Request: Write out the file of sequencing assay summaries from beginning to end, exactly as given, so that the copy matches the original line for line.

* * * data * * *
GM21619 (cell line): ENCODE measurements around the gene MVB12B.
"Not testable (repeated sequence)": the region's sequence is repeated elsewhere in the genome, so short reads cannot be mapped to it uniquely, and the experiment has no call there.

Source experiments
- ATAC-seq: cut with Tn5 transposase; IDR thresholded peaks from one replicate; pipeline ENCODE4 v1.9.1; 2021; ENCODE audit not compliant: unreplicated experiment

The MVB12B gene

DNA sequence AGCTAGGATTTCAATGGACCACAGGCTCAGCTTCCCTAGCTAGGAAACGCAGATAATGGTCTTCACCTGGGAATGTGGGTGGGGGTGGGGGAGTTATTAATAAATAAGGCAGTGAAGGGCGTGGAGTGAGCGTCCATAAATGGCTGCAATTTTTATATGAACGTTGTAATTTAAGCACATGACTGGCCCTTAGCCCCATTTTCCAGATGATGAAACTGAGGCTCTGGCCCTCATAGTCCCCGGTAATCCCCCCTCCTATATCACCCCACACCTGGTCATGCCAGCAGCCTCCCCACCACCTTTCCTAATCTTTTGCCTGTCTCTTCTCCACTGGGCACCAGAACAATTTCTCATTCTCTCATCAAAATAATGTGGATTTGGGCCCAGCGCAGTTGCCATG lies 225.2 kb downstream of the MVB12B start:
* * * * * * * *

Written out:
GM21619 (cell line): ENCODE measurements around the gene MVB12B.
"Not testable (repeated sequence)": the region's sequence is repeated elsewhere in the genome, so short reads cannot be mapped to it uniquely, and the experiment has no call there.

Source experiments
- ATAC-seq: cut with Tn5 transposase; IDR thresholded peaks from one replicate; pipeline ENCODE4 v1.9.1; 2021; ENCODE audit not compliant: unreplicated experiment

The MVB12B gene

DNA sequence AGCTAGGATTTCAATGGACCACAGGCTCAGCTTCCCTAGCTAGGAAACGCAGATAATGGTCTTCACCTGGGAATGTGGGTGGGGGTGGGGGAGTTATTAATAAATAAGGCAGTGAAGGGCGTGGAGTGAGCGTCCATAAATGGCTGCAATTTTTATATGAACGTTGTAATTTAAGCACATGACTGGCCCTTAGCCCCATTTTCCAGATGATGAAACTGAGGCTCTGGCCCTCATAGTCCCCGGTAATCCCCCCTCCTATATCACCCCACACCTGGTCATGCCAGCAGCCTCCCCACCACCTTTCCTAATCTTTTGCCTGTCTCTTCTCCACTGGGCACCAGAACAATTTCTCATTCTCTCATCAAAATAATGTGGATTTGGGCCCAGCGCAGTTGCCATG lies 225.2 kb downstream of the MVB12B start: